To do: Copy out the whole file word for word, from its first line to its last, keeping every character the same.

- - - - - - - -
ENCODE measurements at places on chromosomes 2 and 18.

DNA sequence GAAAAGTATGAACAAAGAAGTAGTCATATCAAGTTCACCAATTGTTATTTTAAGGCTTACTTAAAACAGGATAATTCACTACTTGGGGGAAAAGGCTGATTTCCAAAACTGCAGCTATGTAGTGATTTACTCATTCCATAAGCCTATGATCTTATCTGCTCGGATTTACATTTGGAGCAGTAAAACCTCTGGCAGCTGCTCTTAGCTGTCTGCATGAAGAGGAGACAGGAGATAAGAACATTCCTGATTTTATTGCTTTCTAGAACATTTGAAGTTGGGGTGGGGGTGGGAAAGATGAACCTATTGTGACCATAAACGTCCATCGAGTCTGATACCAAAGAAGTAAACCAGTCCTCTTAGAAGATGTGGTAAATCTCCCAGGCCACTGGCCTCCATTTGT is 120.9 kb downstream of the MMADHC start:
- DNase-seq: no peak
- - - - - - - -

ENCODE measurements at places on chromosomes 2 and 18.

DNA sequence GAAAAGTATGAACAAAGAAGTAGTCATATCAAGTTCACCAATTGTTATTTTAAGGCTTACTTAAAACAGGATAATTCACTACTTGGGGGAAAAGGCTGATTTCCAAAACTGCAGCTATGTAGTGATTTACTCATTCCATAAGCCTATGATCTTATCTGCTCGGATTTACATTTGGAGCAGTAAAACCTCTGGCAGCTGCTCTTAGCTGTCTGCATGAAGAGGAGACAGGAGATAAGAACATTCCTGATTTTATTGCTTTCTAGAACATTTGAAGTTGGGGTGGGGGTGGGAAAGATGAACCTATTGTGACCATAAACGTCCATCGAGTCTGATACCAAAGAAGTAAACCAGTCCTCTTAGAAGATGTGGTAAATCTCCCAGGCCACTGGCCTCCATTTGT is 120.9 kb downstream of the MMADHC start:
- DNase-seq: no peak